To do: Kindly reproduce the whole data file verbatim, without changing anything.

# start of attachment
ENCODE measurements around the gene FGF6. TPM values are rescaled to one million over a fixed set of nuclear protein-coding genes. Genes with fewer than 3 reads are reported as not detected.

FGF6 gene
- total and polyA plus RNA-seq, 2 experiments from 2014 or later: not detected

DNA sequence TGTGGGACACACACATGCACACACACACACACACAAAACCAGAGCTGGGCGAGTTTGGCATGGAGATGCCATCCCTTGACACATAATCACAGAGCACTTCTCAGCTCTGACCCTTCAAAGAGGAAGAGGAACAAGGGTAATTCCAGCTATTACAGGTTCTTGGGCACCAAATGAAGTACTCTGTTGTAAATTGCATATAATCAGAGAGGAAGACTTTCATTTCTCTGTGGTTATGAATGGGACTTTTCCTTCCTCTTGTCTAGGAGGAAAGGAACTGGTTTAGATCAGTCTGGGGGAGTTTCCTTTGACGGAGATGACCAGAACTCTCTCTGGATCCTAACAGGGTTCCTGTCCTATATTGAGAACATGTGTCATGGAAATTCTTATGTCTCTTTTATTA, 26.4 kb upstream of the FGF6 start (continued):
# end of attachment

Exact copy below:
ENCODE measurements around the gene FGF6. TPM values are rescaled to one million over a fixed set of nuclear protein-coding genes. Genes with fewer than 3 reads are reported as not detected.

FGF6 gene
- total and polyA plus RNA-seq, 2 experiments from 2014 or later: not detected

DNA sequence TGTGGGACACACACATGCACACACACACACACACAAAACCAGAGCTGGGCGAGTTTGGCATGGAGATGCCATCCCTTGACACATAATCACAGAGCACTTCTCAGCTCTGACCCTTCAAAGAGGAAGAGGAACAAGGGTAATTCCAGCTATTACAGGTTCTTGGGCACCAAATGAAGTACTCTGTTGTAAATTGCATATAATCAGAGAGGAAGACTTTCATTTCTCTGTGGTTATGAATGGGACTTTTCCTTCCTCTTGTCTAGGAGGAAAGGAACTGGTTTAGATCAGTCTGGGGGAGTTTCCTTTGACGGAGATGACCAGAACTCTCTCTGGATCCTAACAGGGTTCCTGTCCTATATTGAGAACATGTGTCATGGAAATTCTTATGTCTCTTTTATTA, 26.4 kb upstream of the FGF6 start (continued):